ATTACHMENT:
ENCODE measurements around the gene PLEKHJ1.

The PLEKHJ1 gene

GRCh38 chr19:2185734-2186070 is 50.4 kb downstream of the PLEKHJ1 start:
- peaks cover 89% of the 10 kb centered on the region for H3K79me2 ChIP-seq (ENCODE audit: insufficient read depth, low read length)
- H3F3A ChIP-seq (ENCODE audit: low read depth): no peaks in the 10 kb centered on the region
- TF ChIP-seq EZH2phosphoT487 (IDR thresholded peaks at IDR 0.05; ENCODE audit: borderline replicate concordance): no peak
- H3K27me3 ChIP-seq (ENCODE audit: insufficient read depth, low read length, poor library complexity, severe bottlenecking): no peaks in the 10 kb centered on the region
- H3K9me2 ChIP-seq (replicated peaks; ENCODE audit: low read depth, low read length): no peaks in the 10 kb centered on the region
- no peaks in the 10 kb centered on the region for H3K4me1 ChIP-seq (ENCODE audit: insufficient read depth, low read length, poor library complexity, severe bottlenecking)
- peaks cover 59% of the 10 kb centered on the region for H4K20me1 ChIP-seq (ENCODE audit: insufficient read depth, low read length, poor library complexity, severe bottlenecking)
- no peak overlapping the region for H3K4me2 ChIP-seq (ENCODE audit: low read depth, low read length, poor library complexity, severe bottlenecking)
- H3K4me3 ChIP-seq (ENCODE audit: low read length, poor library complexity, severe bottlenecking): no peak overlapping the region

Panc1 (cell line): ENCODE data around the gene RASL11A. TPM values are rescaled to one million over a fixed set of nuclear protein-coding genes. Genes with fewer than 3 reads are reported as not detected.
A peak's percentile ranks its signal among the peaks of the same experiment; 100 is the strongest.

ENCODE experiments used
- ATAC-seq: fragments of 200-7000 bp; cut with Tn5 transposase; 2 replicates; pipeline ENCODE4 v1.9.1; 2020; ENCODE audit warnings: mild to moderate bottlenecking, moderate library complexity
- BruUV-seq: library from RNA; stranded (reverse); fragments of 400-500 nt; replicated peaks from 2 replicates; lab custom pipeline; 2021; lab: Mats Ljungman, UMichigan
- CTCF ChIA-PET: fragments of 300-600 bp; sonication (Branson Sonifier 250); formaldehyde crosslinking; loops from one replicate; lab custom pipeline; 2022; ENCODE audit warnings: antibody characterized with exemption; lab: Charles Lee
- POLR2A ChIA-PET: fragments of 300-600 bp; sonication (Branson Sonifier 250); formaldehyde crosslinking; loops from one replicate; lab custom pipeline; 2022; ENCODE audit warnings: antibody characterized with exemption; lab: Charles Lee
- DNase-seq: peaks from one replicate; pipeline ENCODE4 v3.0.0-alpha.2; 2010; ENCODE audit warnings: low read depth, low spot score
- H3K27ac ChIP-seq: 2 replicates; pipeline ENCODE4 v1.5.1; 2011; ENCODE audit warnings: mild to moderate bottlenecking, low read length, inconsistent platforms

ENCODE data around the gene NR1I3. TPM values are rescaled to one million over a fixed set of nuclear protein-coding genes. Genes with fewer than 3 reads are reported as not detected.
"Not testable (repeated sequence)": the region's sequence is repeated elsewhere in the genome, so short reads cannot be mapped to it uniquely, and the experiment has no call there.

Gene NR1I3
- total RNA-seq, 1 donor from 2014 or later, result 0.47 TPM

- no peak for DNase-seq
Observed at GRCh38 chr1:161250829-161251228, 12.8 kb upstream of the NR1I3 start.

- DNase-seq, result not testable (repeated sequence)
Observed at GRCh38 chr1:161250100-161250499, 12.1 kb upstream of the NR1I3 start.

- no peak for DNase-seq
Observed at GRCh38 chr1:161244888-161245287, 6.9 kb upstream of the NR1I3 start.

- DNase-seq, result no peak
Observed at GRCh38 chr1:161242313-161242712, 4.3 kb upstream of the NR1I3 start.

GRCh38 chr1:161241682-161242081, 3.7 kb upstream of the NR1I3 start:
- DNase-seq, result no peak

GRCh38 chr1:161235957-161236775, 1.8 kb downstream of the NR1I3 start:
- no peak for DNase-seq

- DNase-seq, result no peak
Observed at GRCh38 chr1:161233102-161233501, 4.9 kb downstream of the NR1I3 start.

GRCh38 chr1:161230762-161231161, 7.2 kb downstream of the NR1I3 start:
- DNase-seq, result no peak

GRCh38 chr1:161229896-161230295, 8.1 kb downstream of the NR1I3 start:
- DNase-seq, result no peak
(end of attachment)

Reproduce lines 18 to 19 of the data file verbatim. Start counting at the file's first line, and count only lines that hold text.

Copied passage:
- CTCF ChIA-PET: fragments of 300-600 bp; sonication (Branson Sonifier 250); formaldehyde crosslinking; loops from one replicate; lab custom pipeline; 2022; ENCODE audit warnings: antibody characterized with exemption; lab: Charles Lee
- POLR2A ChIA-PET: fragments of 300-600 bp; sonication (Branson Sonifier 250); formaldehyde crosslinking; loops from one replicate; lab custom pipeline; 2022; ENCODE audit warnings: antibody characterized with exemption; lab: Charles Lee